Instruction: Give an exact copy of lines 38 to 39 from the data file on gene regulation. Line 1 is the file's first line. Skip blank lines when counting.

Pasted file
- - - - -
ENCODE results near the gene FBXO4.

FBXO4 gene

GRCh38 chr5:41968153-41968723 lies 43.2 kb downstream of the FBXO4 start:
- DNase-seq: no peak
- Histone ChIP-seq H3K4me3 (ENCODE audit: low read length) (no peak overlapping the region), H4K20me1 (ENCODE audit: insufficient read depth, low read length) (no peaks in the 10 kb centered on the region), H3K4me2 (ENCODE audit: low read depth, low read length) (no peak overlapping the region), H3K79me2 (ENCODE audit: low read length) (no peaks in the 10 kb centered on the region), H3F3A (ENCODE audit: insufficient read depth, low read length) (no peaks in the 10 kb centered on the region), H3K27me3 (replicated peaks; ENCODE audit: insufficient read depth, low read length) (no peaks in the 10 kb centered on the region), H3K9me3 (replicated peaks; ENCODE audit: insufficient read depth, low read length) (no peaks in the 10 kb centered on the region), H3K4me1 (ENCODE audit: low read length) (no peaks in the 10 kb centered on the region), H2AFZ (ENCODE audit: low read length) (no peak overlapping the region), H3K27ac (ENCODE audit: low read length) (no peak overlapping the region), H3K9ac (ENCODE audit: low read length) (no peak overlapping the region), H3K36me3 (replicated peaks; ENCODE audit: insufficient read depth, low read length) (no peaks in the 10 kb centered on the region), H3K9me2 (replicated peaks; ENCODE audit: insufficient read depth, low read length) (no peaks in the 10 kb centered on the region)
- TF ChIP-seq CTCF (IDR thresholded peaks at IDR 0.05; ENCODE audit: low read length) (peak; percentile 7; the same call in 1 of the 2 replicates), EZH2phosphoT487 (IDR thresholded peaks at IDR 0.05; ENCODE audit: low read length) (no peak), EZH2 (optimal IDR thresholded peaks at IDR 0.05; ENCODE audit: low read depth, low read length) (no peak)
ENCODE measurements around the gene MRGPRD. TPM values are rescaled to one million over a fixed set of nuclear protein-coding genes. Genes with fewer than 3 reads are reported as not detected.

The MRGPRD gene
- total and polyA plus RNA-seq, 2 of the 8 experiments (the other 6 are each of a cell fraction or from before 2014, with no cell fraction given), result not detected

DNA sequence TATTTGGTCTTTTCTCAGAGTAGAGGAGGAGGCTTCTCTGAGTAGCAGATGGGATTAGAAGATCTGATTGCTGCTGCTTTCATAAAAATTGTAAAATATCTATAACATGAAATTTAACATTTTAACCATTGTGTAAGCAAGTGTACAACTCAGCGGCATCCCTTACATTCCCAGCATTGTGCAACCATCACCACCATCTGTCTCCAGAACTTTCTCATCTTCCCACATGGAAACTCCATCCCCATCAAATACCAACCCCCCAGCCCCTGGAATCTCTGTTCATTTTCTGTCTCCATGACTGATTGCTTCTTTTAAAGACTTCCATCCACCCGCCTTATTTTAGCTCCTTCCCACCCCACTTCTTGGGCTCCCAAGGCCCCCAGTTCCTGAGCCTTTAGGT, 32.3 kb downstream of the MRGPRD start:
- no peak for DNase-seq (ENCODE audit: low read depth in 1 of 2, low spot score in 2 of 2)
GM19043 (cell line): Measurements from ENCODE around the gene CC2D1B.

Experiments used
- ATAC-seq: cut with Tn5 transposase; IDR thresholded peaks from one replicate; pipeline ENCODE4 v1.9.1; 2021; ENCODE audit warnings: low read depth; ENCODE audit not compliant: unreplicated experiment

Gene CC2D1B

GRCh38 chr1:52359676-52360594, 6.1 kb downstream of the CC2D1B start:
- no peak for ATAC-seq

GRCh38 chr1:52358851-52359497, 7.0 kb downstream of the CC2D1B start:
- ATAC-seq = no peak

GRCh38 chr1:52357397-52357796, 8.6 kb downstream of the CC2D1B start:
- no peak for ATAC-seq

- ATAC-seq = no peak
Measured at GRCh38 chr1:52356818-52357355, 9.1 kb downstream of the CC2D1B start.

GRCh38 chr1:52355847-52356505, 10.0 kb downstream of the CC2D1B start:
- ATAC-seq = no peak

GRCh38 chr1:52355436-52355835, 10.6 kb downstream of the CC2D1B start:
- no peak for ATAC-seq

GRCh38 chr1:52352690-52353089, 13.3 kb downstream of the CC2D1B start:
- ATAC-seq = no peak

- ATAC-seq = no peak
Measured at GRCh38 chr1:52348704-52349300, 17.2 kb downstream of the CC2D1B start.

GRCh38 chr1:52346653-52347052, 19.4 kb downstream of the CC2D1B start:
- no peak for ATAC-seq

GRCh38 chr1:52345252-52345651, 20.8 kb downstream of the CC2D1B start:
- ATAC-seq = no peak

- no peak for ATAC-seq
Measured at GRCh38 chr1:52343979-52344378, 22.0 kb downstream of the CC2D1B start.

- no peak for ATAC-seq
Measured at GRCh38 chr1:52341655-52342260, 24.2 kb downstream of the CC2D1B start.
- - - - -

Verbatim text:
- no peak for ATAC-seq
Measured at GRCh38 chr1:52341655-52342260, 24.2 kb downstream of the CC2D1B start.